In other words, prepare for Jimmy Garoppolo (or Matt Flynn), because it won't be Tom Brady in Week 1, and that should be enough for Steelers fans.

I was at the now closed for business Sports Rock Cafe back in Week 1 of the 2008 season with a couple of friends, watching the Steelers destroy the Texans at Heinz Field, when word came down that Brady had suffered a season-ending knee-injury. As deplorable as this sounds (Terry Bradshaw would have broken out in a cold sweat if he was there), the entire place erupted in cheers and wild applause, because everyone knew the significance of the loss of such a great player.

New England did manage to post an 11-5 record behind reserve quarterback Matt Cassel, but it wasn't good enough to make the playoffs--the only time the Patriots have missed the postseason since 2002. One of the Patriots' five losses occurred late in the year, when Pittsburgh traveled to Gillette Stadium and walked away with a resounding 33-10 victory.

The Steelers actually finished with a 12-4 record (one victory more than New England), but it was good enough to earn a bye and, because of how the postseason unfolded, home-field advantage throughout the playoffs on the way to Super Bowl XLIII.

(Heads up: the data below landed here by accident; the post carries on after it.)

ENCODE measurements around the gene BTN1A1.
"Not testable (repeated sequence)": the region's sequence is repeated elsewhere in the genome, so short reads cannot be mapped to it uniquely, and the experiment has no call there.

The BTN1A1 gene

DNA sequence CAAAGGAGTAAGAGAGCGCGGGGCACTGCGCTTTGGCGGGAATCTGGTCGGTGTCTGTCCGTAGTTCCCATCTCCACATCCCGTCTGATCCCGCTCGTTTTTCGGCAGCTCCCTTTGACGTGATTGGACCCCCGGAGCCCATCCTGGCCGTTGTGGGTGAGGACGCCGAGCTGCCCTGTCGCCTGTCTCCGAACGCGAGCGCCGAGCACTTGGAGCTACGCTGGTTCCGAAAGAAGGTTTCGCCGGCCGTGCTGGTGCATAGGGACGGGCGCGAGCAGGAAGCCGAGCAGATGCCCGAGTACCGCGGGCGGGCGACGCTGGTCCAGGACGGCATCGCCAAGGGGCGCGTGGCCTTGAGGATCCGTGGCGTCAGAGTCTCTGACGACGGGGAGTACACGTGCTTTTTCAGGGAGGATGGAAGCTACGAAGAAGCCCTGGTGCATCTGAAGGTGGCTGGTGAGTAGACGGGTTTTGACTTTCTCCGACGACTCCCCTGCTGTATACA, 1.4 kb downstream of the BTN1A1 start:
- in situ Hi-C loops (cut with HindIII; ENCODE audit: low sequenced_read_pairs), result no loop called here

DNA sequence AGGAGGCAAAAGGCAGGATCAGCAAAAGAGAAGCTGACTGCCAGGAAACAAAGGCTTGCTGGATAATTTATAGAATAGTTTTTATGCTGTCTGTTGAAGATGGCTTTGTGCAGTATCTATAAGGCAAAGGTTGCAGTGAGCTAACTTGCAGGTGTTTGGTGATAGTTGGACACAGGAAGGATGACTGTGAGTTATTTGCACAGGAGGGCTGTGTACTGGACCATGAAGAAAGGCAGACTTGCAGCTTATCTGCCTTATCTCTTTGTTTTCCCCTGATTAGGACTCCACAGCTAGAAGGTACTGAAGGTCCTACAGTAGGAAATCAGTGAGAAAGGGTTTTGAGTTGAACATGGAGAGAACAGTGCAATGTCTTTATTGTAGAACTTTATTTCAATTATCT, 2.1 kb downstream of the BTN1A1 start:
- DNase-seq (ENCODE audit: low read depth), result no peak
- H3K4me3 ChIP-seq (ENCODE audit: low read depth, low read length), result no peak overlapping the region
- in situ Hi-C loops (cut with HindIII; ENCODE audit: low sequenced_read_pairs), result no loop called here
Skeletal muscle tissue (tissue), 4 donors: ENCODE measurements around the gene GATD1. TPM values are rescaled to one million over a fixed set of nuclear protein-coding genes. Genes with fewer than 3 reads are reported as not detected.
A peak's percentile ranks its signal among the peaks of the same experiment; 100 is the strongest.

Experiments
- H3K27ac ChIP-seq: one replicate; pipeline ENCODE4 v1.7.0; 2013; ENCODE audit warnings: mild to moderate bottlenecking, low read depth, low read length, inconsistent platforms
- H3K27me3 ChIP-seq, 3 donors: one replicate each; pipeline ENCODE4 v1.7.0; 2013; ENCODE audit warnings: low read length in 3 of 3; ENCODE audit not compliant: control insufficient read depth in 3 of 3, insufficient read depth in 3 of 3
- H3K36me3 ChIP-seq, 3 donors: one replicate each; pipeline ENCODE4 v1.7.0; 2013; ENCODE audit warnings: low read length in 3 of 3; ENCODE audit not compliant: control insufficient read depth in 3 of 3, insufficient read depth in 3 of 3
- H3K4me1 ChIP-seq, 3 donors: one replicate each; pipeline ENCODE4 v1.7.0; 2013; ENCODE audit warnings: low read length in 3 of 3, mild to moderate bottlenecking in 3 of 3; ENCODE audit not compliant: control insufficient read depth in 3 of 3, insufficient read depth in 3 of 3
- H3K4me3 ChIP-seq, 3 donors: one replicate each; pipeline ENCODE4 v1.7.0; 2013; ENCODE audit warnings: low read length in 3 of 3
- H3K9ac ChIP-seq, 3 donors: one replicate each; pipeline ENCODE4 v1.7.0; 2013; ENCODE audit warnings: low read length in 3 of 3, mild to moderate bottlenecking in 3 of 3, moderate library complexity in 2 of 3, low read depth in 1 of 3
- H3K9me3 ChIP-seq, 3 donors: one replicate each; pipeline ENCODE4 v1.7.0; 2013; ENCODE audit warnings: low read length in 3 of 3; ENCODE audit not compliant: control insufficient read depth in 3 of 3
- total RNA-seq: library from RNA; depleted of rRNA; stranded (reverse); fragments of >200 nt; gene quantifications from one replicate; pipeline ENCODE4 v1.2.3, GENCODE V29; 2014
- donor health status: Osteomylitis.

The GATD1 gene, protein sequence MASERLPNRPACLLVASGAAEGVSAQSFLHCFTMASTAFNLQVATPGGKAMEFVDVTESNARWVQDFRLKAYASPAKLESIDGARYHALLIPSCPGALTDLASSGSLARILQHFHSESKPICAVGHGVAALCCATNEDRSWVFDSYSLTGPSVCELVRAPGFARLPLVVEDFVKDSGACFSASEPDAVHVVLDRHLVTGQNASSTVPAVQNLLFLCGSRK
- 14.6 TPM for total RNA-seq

In the ultra-competitive and ultra-balanced NFL, often the difference between making the playoffs or not, winning a division or settling for wild card, or earning a bye or playing in the wild card round comes down to tiebreakers. Can you imagine how different Steelers history might be had Brady not missed the entire '08 campaign?

When the Steelers won their two most-recent Super Bowls, they did so without having to go through New England. This has often been cited by Patriots fans over the years. Of course, these very same fans conveniently overlook the fact that New England may have won three of its four Super Bowls aided greatly by spying on the opposition.

Fact is, unlike scandals and investigations that uncover cheating, people don't often remember or care about who a team played on the way to winning a championship--while the '08 Steelers had one of the toughest regular season schedules in decades, the cumulative regular season record of their three postseason opponents was the weakest of any Super Bowl winner (.583).

As reported last week, the Steelers have the 12th most talented roster in the NFL, according to ESPN. Obviously, with a world-class offense with very few weaknesses, it's the unknowns of a struggling defense that puts the team closer to the middle of the pack than near the cream of the crop.

This is where one game could make a difference; sometimes, that's all it takes to shift the balance of an entire season.

You might bristle at a possible reduced suspension for Tom Brady. However, as long as the suspension includes Week 1 against Pittsburgh (and it almost surely will), you should be happy, because it could go a long way in shaping how the Steelers season unfolds, and, ultimately, how and where it ends.